Bicyclist wins appeal; case against sidewalk contractor is reinstated
Maureen Salveta sued the Florence Cement Company in Macomb County Circuit Court after she was badly hurt in a bicycle accident. She claimed that she went over her handlebars when she encountered an excavation created by the Defendant in the MDOT sidewalk. She claimed that there was no signage, warning or barricading alerting approaching bicyclists of the dangerous excavation.
The Defendant asked the Court to dismiss the case, arguing that it owed no duty to Salveta. The company claimed that its only duty was a contractual obligation to MDOT, relying on the Fultz decision of the Republican majority of Michigan's Supreme Court. Under a fair reading of that much-criticized decision, a contracting party who is obligated to perform a contract safely owed no duty to third-parties who suffered injury as a result of the contractor's negligence. The trial judge granted the Defendant's motion and dismissed the case.In the interim, the Republican Supreme Court majority took heed of the criticism of Fultz and attempted to re-explain its decision. Even insurance defense attorneys had questioned the logic pursuant to which executing a contract containing safety requirements would relieve an actor of his or her common law duty to act. reasonably. In an unusual retreat from its insurance-oriented activism, the Republican majority issued a reversal of the Fultz opinion in Loweke v. Ann Arbor Ceiling. Claiming that judges and attorneys had misunderstood Fultz, the Loweke Court held that it had never intended top release contractors from their pre-existing common law duty of care; rather, the Justices suggested that Fultz merely confirmed that the safety provisions in a contract did not create new duties to innocent third-parties.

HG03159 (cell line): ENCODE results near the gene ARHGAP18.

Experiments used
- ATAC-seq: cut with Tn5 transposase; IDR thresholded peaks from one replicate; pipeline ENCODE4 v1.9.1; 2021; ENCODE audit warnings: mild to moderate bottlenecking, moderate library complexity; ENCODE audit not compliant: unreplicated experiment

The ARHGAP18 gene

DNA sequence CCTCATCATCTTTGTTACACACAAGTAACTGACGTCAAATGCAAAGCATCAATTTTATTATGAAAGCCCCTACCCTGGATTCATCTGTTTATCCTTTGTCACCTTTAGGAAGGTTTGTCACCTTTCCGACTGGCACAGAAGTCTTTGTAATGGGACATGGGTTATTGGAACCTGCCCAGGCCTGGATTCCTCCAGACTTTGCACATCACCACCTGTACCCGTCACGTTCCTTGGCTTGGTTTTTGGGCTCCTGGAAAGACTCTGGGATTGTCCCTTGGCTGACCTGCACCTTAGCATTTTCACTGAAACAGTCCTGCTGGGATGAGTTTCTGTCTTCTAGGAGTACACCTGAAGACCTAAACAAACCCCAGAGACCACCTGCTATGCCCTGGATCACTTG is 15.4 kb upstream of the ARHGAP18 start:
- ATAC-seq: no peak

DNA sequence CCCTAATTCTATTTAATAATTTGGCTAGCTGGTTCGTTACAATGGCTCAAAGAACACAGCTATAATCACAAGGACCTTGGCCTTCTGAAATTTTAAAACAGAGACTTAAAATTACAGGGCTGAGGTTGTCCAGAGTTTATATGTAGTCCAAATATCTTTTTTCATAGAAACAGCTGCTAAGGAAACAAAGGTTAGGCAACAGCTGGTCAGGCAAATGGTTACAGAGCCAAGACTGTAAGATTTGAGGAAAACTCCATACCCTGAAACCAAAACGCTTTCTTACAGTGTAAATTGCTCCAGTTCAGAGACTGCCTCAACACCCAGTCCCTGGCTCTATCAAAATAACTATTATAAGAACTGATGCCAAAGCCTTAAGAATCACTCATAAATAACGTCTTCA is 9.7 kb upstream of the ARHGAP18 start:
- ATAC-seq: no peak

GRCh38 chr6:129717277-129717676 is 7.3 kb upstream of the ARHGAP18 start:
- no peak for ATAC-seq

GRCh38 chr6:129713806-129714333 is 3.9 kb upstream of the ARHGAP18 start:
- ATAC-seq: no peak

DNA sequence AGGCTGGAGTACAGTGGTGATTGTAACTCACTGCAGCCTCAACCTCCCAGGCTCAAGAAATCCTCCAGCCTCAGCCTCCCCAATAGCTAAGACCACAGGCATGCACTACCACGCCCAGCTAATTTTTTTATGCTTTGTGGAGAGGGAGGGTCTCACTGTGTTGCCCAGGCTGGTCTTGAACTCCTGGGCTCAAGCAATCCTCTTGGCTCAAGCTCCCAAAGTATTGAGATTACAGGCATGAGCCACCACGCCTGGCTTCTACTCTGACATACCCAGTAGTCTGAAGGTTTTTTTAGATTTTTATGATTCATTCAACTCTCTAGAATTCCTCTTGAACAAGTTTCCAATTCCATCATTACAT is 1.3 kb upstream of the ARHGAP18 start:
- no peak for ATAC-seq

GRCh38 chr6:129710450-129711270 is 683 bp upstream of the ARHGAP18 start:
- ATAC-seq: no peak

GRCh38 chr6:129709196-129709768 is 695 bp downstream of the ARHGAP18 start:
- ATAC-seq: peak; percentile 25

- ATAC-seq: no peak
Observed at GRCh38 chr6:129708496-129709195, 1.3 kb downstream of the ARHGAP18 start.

Applying this reasoning to Ms. Salveta's claim, the Court of Appeals reversed the Macomb County Circuit judge and reinstated the bicyclist's claim. It noted that the contractor owed a "separate and distinct duty" to users of the sidewalk. When it created the dangerous condition represented by the excavation, without taking appropriate safety precautions, it violated a duty that was broader than the contractual obligations to MDOT.